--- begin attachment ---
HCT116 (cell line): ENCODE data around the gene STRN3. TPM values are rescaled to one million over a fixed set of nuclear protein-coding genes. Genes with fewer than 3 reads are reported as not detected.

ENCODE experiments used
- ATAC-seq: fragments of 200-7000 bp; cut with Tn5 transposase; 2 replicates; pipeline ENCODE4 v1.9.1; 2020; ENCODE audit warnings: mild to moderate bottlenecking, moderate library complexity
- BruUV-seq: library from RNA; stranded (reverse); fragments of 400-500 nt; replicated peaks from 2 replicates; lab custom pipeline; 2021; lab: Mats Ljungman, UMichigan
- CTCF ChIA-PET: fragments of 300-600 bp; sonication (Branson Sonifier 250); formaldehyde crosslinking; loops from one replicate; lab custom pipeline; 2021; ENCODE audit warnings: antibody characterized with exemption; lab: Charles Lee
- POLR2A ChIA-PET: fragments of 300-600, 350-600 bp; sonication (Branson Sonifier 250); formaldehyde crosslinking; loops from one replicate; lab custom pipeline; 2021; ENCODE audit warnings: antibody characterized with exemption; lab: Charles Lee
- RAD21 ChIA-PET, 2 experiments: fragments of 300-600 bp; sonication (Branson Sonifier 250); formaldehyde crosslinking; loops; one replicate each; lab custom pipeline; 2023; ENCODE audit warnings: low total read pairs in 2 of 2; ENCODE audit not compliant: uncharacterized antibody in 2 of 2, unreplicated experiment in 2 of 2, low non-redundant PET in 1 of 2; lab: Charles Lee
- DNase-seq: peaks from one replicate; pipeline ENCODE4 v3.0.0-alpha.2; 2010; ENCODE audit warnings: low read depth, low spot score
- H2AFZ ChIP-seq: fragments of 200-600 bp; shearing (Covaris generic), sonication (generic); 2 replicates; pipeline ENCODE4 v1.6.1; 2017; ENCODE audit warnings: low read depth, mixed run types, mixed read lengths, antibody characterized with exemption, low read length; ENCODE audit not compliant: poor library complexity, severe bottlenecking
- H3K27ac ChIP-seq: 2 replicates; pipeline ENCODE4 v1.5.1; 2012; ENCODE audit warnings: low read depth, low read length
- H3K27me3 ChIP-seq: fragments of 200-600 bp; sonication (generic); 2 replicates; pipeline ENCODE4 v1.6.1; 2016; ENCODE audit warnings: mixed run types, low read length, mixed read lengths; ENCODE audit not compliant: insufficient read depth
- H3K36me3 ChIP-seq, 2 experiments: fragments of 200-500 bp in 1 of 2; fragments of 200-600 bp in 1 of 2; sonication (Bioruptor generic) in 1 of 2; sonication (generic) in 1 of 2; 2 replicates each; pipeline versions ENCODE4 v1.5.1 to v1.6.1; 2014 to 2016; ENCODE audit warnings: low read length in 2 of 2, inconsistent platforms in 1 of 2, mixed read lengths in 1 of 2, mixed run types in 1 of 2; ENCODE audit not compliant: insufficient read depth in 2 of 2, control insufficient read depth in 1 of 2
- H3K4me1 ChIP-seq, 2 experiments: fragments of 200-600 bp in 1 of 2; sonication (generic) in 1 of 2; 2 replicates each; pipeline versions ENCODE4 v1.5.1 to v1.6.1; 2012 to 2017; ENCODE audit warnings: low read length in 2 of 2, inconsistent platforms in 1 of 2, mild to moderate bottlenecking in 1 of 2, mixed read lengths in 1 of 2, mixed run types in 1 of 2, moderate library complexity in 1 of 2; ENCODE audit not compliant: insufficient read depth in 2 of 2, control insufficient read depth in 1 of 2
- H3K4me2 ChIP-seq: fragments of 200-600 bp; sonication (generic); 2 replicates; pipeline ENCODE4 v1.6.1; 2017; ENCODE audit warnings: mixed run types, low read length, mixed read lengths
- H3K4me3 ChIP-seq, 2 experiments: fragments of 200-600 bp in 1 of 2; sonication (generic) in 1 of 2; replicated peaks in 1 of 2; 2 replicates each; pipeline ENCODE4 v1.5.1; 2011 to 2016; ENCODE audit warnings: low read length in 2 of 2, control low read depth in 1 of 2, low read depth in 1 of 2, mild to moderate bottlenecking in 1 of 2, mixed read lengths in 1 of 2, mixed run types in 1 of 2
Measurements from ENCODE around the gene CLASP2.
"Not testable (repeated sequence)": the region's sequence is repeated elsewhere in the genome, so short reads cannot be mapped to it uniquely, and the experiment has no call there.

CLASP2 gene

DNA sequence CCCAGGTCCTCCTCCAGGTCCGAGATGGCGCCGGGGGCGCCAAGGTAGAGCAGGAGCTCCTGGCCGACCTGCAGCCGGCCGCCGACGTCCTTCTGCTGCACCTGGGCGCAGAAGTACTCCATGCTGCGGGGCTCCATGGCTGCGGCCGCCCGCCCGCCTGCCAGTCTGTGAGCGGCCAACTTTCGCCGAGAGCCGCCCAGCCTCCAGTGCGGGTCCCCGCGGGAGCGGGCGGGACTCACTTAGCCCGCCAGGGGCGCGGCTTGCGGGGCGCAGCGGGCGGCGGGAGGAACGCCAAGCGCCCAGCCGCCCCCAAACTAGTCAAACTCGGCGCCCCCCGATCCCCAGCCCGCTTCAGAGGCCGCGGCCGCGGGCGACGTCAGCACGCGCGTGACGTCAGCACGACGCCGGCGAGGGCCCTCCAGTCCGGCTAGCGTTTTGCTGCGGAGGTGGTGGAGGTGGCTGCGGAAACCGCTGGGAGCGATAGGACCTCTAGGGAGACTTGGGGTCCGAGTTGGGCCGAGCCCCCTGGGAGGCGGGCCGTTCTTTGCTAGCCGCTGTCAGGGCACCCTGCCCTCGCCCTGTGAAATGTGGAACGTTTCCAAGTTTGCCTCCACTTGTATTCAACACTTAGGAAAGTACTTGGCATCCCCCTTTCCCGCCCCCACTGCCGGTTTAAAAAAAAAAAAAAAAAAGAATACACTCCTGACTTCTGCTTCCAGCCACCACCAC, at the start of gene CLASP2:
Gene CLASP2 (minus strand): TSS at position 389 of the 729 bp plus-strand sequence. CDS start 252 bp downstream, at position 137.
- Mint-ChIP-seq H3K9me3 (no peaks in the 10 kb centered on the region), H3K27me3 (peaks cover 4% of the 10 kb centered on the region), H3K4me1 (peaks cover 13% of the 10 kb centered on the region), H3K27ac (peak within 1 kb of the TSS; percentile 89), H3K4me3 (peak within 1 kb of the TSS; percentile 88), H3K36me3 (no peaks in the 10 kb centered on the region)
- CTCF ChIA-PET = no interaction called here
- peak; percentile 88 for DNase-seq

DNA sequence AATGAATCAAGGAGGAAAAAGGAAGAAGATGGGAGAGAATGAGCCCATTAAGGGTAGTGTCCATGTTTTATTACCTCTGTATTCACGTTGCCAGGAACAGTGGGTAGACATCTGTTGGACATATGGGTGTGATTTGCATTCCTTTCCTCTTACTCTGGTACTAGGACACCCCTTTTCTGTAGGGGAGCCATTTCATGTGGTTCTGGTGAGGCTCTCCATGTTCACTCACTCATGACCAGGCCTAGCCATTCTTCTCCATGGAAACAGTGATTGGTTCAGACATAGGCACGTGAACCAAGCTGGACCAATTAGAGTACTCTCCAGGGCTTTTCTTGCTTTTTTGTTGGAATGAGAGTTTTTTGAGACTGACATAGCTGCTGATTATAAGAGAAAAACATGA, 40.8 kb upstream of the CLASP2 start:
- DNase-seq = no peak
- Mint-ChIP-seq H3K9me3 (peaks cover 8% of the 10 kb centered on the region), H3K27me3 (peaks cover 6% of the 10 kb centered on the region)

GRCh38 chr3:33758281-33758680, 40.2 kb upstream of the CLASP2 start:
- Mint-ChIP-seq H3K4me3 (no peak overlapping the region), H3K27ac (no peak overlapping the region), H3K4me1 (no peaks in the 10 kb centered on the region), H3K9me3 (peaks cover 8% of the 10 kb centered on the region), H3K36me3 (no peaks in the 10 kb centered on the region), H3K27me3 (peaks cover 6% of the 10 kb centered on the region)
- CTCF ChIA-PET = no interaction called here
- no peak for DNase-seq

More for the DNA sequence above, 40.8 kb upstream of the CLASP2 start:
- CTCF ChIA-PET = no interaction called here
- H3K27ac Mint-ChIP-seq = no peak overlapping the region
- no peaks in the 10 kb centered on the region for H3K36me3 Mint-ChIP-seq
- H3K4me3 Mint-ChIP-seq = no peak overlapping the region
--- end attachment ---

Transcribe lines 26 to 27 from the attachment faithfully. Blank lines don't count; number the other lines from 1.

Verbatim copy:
- Mint-ChIP-seq H3K9me3 (peaks cover 8% of the 10 kb centered on the region), H3K27me3 (peaks cover 6% of the 10 kb centered on the region)

GRCh38 chr3:33758281-33758680, 40.2 kb upstream of the CLASP2 start: